Candidate for State House Blasts â€œPhantom Home Tax
Stauber cites unfair appraisal method for ranch, farm, and wildlife property
Jim Stauber, Democratic candidate for State House Rep., Dist 20, recently voiced his strong opposition to a little known property tax affecting approximately 1,700 Williamson County landowners. The appraisal method, which primarily affects owners of ranch land, farm land, and wildlife property, designates as a home site one acre of the appraised property, which can then be taxed at a higher rate. This designation is assigned EVEN IF NO HOME OR INFRASTRUCTURE HAS ACTUALLY BEEN BUILT ON THE SITE.
â€œI call it the â€˜phantom home taxâ€™â€, said Stauber in a prepared statement. â€œThe WCAD assesses values of anywhere from $15,000 to $60,000 for the one acre home site, then taxes it accordingly. Itâ€™s like paying a car registration fee because you own a driveway”.
Over the last few months, Stauber has attended meetings across the county where landowners have expressed their anger and frustration over the appraisal method.
â€œThis is costing the land owners of Williamson County an average of $600 a year. Our property taxes are high enough without these types of backdoor methods taking more money out the pockets of our county residentsâ€, said Stauber. â€œWilliamson County is the only county in Texas that practices this unfair tax system. We need a tax system that is fair and equitable. As State Representative, Iâ€™ll use whatever influence I can bring to bear to end these unfair taxesâ€.
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Here’s the link, Texans received contributions from convicted DeLay aide, thanks to Capitol Annex.
The guilty plea Friday by a former aide to Tom DeLay in a federal bribery and lobbying probe started another round of politicians shedding tainted contributions.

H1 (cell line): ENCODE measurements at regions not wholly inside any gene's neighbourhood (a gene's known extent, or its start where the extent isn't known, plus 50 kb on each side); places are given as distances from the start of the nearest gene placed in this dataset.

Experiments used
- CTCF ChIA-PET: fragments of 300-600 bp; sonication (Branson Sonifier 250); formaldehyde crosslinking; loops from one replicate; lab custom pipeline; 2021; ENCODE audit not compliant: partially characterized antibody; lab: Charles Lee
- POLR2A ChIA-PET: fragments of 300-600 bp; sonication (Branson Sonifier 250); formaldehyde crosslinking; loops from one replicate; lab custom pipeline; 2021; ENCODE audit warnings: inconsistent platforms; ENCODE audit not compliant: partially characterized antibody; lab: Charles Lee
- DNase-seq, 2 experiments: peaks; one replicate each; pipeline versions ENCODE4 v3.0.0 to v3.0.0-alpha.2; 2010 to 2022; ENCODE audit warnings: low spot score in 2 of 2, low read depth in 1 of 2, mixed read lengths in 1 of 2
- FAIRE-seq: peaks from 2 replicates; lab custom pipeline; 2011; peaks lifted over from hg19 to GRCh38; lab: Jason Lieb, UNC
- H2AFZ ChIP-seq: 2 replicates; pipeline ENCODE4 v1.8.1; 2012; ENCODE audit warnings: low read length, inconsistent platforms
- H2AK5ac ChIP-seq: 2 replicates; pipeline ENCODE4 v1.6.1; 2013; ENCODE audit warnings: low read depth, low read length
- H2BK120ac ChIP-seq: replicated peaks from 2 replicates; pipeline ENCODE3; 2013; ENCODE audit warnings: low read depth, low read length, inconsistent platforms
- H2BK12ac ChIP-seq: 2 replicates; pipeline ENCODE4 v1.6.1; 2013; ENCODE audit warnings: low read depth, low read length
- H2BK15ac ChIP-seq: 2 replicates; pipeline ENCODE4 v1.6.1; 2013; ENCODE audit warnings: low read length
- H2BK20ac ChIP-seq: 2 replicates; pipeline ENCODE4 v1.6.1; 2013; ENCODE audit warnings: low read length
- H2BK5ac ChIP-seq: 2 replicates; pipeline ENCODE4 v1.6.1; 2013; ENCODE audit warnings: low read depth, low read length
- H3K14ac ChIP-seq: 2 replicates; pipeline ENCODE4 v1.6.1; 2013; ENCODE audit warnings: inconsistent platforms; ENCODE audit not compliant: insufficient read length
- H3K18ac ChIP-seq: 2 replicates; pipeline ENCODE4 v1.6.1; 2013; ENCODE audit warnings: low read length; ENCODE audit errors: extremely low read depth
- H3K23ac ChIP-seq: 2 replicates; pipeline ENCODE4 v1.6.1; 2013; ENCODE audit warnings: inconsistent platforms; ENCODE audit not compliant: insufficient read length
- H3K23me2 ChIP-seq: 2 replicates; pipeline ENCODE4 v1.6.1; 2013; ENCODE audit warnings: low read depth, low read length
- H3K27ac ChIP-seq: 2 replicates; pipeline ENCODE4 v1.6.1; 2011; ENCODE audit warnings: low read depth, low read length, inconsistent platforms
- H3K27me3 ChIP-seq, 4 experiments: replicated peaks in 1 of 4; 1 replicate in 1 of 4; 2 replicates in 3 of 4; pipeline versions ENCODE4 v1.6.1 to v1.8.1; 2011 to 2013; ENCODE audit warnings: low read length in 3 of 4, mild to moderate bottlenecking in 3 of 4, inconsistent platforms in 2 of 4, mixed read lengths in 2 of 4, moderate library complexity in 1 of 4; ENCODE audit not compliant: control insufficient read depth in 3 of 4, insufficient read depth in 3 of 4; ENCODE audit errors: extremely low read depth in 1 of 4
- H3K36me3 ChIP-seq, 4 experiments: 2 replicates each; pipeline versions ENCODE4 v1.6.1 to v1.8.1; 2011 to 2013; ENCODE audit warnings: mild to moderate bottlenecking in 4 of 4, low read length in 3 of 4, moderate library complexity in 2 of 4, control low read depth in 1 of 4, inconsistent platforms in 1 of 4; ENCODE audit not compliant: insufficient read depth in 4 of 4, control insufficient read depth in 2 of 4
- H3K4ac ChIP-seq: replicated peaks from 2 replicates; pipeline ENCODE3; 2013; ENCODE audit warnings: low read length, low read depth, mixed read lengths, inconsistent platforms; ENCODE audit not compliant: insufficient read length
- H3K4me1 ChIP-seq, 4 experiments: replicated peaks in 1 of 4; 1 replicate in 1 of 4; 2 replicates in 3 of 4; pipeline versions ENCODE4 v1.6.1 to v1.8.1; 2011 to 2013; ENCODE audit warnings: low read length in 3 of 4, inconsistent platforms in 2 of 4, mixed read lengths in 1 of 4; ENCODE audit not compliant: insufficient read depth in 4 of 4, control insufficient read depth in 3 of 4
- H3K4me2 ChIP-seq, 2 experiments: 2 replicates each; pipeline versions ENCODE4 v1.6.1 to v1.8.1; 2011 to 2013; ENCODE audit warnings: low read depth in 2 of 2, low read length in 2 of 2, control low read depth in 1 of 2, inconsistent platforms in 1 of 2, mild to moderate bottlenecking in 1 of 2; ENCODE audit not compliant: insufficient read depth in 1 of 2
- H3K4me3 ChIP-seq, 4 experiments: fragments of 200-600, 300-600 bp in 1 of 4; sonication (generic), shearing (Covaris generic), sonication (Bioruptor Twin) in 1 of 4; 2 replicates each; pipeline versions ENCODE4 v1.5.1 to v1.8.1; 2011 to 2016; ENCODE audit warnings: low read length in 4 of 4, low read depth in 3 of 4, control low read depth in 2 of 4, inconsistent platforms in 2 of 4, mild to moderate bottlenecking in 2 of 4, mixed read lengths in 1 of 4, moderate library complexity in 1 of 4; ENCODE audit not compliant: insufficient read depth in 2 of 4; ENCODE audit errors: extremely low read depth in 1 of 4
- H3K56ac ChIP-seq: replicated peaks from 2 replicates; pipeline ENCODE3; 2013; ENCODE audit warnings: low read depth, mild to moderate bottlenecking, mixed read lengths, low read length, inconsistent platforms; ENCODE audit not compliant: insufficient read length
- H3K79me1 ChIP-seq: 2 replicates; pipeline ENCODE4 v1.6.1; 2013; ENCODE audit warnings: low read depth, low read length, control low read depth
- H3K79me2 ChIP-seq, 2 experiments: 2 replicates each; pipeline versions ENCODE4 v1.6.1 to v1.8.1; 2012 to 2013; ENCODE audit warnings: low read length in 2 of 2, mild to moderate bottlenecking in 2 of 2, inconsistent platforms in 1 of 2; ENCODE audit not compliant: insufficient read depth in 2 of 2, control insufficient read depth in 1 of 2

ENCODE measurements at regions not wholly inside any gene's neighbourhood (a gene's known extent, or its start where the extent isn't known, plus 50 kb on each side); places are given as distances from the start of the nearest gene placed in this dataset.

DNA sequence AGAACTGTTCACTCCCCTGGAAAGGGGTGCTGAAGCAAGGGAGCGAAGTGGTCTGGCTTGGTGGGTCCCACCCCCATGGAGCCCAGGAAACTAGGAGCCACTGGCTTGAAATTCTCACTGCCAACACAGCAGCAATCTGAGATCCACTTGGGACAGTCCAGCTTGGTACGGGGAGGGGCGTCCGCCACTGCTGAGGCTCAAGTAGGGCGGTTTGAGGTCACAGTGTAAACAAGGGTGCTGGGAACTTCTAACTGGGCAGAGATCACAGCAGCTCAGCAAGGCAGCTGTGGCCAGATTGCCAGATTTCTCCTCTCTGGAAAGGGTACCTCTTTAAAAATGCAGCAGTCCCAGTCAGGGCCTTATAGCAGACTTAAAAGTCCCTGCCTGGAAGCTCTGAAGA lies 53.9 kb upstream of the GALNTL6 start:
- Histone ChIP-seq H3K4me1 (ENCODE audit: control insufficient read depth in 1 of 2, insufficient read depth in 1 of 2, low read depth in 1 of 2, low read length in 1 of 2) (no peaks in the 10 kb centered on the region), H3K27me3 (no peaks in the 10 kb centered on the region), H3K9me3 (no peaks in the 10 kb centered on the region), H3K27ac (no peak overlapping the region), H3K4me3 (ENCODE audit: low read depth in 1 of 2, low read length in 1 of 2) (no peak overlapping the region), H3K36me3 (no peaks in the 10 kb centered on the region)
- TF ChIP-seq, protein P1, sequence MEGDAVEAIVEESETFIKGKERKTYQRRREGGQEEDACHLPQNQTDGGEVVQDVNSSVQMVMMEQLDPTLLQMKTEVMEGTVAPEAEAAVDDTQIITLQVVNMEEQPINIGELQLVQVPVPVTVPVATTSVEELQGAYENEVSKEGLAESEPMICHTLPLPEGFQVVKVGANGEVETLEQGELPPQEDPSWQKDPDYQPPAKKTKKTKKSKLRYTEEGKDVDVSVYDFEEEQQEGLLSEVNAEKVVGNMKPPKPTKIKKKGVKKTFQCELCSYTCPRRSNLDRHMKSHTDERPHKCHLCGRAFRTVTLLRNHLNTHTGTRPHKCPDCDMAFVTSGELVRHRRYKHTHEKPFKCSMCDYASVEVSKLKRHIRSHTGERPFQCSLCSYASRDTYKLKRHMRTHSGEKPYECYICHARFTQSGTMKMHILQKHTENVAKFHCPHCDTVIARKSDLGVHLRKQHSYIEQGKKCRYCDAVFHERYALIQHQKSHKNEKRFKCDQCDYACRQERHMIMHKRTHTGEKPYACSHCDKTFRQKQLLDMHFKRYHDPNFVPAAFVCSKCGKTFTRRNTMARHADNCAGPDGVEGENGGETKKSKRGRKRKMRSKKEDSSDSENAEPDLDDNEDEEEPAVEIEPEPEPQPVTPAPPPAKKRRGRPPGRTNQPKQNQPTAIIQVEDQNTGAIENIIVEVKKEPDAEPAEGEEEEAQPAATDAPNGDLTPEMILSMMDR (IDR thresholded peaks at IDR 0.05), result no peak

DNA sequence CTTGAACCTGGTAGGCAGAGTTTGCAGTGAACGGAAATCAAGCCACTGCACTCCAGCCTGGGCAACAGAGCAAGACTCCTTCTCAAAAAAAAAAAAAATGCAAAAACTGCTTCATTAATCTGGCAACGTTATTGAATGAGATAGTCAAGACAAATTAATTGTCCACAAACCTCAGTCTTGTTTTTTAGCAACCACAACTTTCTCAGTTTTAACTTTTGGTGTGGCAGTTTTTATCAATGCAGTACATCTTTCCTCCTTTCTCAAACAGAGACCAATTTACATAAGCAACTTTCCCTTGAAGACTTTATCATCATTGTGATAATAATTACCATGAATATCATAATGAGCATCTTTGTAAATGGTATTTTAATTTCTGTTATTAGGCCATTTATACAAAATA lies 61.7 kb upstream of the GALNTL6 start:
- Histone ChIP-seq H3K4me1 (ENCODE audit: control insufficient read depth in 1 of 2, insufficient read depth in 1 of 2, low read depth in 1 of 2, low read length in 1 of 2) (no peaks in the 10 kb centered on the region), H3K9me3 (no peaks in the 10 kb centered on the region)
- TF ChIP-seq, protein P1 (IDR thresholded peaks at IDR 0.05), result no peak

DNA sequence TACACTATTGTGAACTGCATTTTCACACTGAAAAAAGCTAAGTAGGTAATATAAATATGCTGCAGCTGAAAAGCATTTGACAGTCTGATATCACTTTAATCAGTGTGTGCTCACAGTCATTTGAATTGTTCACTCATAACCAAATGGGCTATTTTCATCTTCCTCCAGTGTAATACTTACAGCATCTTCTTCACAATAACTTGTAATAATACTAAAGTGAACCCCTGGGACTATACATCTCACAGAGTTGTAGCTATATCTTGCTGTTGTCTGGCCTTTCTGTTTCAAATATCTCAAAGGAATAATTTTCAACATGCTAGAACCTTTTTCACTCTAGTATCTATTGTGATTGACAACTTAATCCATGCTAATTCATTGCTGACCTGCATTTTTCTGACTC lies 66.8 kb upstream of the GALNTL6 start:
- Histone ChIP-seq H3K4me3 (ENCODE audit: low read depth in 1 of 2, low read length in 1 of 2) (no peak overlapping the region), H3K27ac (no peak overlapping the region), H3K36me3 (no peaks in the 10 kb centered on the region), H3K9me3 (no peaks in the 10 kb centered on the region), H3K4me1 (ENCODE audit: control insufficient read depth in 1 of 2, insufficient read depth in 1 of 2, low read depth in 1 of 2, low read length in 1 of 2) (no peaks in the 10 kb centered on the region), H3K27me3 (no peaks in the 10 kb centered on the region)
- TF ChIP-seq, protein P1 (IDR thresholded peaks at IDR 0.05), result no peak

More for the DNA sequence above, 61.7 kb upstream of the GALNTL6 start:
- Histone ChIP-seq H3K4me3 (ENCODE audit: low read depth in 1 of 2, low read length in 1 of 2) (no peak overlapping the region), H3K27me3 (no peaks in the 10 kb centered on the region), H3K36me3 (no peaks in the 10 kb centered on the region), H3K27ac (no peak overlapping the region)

At least three Texas members of Congress received contributions from Tony Rudy, DeLay’s former deputy chief of staff. Rudy admitted to conspiring with convicted lobbyist Jack Abramoff while working for DeLay, R-Sugar Land, and when he became a lobbyist.
There is no allegation that DeLay did anything wrong.
Rudy contributed $3,000 to DeLay, $1,000 to Rep. John Carter, R-Round Rock, and $500 to Rep. Michael Burgess, R-Flower Mound.
Carter gave the equivalent of his contribution to Agape Pregnancy Resource Center in Round Rock on March 15, as things began to look more grim for Rudy, said Carter spokeswoman Amy Swanstrom on Friday.
“U.S. Rep. Carter wanted to avoid any appearance of impropriety, so he decided to give away all money that could be connected to Abramoff in any way,” Swanstrom said. An official at the center said she had no information about the contribution and could not discuss donor information.
This really shouldn’t surprise anyone. It is, of course, common knowledge how close Rep. Carter and Rep. DeLay are, here, here and here.
Gov. Perry’s “65% Rule” or “Ruse” as I like to call it takes another hit, The 65% Solution: A Distraction From Real Reforms. This time from Nathan Newman the Policy Director at the Progressive Legislative Action Network (PLAN).
For another example, take the annual “Report Cards” issued to states by the corporate-backed American Legislative Exchange Council (ALEC), which invariably seems to argue that more spending for poor districts is useless and vouchers would be a better alternative. The author of the 2005 report, Andrew LeFevre, has no serious education training and his background is as a public relations flack for the private prison industry. Unsurprisingly, his work is misleading and ignores studies by federal agencies, the U.S. Congress, and the Center on Budget and Policy Priorities which all emphasize that while funding isn’t all that is needed for schools, more money is crucial for students in poor districts to thrive. The story is no different at other prominent rightwing think tanks writing about education. The recently launched Think Tank Review Project at Arizona State University was created to get a handle on misleading and politicized think tank research by â€œeducation scholarsâ€ at conservative organizations like the Cato Institute, Friedman Foundation, Hoover Institution, and the Manhattan Institute. Maybe if the policy debate wasn’t being dominated by such corporate-backed policy outfits, we could actually have a debate on the reforms that would help our children: expanding early childhood education, more equitable funding for poorer districts, better retention of good teachers, and accountability that amounts to more than a mandate to “teach to the test.” Slapping down the 65% Distraction in the states where it is being proposed is the first step in getting back to a discussion of real reforms for our schools.
Here is the text of a resolution passed at our county convention last week on this topic: